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[15] Frances, who became the wife of Timothy Trumbull, master of the town school in 1680-2. Mr. Phipps died June 27, 1795, aged seventy-two.

May 12, 1755, Mr. Phipps received ‘an order for £ 5 4s 9d, 1. m., for Mr. Jabez Whittemore keeping the school [Gardner Row?] without the Neck the year past.’ Doubtless this is the Jabez Whittemore who, in 1756 ‘was approbated as inn-holder at his house without the Neck, where his father lived.’

Mr. Francis's place on the board was filled by Henry Putnam, who, according to Wyman, was a new-comer from Danvers, and of the Israel Putnam stock. He continued in office for the next ten years, being elected for the last time: in 1764. During this decade he distributed for his district £ 8 3s of the town's money yearly. Wyman is doubtless in error when he says Mr. Putnam was teaching without the Neck in 1760.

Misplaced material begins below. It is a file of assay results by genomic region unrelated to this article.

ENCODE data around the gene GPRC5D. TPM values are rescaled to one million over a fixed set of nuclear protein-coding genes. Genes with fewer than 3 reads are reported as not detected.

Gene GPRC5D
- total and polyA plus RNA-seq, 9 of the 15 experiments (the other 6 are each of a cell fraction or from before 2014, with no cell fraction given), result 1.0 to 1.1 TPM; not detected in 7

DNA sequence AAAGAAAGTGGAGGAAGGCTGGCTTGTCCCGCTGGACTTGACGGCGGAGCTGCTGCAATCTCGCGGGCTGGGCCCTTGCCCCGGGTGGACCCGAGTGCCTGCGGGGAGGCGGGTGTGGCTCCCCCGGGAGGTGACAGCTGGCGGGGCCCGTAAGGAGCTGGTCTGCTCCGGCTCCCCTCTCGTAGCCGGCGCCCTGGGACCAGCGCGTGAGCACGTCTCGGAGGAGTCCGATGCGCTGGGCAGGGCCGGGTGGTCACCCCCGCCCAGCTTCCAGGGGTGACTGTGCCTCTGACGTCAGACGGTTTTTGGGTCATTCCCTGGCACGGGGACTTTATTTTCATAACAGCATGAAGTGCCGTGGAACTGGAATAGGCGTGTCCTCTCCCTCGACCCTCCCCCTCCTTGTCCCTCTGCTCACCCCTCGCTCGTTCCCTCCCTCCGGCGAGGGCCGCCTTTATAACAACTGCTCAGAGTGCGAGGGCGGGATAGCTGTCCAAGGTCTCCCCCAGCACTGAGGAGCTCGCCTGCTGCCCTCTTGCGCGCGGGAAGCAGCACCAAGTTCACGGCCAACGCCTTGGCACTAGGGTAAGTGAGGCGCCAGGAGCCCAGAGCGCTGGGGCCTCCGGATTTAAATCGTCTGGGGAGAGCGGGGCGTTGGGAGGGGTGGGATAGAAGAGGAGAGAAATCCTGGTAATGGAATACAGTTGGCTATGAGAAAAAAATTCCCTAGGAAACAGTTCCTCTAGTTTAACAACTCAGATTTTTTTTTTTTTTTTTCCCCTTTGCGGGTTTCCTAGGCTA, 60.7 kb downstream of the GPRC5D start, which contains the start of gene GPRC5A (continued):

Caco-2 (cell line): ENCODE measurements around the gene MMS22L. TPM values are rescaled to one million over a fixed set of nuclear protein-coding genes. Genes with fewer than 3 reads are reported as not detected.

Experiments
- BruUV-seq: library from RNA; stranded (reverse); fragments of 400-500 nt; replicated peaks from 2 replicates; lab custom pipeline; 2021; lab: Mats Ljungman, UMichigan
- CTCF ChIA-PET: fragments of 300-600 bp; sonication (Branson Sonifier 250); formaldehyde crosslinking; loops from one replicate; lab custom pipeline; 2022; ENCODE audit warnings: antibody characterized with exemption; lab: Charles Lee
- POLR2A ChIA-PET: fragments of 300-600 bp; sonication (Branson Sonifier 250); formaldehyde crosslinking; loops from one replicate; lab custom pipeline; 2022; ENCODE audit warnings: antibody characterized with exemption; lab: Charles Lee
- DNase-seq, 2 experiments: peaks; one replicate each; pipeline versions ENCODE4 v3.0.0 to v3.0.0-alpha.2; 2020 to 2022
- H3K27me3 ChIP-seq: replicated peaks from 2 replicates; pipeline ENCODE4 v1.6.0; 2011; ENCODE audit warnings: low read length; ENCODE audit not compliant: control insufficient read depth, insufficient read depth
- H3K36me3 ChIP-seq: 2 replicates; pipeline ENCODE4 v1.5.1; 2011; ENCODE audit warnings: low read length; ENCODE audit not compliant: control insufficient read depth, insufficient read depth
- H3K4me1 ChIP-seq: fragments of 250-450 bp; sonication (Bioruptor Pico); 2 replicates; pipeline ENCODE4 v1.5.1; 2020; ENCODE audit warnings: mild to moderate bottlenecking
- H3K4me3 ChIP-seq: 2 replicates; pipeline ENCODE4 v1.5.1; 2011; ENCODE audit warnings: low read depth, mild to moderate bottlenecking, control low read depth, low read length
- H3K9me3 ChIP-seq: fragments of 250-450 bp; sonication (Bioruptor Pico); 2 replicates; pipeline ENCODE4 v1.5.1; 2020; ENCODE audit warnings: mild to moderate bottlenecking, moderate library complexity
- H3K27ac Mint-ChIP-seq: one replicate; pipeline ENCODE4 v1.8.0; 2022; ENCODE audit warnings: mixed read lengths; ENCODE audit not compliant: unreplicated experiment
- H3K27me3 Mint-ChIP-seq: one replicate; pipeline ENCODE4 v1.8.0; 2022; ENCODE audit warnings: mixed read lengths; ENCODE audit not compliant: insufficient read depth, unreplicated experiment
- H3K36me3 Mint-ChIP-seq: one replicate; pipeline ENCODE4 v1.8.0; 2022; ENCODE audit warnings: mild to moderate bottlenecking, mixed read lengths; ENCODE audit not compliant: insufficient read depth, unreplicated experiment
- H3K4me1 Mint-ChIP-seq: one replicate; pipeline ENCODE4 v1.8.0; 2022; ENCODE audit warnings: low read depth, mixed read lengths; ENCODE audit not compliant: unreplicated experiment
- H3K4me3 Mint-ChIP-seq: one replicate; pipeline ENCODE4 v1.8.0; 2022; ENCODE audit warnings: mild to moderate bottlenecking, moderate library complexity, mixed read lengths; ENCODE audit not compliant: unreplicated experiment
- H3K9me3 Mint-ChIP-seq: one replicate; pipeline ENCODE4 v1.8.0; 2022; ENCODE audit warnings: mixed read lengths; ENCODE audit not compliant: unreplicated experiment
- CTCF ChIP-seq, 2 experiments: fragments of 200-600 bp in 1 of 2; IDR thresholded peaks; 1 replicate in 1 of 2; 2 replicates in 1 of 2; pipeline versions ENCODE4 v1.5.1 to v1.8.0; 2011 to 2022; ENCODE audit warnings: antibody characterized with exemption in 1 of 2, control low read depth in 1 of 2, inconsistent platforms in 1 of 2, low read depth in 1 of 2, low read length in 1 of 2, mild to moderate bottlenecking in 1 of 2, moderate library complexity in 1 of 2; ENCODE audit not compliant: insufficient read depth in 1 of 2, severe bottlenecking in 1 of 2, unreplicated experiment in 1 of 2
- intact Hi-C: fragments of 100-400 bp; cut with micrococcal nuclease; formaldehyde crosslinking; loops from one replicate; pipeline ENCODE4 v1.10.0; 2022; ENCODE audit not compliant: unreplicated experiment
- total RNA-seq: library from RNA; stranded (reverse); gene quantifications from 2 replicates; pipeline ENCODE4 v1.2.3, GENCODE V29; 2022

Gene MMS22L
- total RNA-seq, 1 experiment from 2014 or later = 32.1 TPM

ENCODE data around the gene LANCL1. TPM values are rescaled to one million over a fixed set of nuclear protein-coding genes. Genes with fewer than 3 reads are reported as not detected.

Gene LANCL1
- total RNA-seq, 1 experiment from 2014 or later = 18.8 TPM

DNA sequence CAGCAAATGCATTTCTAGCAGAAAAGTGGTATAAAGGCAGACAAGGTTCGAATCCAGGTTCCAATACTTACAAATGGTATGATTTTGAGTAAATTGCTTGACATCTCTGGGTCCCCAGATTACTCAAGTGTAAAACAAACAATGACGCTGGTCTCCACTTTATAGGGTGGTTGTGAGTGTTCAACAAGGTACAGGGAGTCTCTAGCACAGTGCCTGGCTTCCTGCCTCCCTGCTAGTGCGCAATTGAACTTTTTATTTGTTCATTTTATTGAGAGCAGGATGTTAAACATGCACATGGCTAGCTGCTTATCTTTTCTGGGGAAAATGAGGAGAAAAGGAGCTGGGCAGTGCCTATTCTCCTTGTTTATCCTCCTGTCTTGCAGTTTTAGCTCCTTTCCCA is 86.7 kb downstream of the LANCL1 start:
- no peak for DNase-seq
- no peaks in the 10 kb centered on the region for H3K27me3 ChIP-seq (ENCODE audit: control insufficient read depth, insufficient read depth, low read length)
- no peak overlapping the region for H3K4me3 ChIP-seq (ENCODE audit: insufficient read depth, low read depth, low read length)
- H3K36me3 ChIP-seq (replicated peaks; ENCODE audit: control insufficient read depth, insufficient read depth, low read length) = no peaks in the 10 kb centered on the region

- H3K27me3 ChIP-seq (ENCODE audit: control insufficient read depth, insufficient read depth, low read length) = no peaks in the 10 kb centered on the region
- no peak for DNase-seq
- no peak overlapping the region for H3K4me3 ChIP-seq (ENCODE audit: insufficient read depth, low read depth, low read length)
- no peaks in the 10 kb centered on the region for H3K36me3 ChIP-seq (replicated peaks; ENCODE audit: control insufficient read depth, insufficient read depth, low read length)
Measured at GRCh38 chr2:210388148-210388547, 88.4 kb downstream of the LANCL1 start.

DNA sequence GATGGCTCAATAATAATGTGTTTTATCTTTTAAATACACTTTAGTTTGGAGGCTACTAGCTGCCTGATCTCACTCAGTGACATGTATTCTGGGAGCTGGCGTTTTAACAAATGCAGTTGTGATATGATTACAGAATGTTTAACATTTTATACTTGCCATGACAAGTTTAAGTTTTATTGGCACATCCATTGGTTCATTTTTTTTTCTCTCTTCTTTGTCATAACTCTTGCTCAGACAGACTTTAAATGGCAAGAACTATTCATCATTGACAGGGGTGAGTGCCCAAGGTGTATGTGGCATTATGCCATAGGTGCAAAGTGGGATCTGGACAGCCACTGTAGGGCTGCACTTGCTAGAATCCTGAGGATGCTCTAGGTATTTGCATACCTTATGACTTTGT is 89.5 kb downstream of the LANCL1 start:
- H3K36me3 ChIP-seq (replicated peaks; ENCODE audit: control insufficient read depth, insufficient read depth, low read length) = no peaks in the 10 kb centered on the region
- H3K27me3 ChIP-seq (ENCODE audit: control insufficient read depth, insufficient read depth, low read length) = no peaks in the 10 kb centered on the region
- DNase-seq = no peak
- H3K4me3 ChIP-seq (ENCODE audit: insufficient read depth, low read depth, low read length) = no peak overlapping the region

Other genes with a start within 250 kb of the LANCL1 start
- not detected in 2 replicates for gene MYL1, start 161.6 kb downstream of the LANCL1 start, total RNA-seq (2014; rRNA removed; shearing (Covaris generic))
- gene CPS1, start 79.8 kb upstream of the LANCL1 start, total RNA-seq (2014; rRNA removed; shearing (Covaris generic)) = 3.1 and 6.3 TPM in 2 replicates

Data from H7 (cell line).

During these same ten years Mr. Phipps had been followed, in turn, by James Fosdick, Captain John Hancock, and Joseph Lamson, the first of whom served for the year 1757-8, the second from 1758 to 1760, and the third for the remaining five years, when, along with Mr. Putnam, he disappeared from the board.

Among many entries at this time, perhaps the most interesting is the following: April 3, 1758. ‘Agreed to allow James Fosdick as one of the committee without the Neck for schoolmaster, benches, firewood, and house rent amounting to £ 6 lawful money, being his proportion.’ In 1760 these two schools were receiving about the same amount of the town's money, a little more than £ 7 each. The Milk Row school was receiving, through Mr. Kent, £ 10 6s.

We have not thought it necessary to give an extended reference to these gentlemen. Wyman devotes several pages to the Fosdicks. James Fosdick (1716-1784) was prominent in town affairs, and left a good estate. In his inventory we read of a mansion house, two shops, three acres or more, near Prospect Hill, etc. We have had occasion in a previous article to speak of a Mr. Hancock who was teaching in 1724 in the Stoneham precinct. According to Wyman, that was the Rev. John Hancock, later of Braintree, and father of Governor Hancock.

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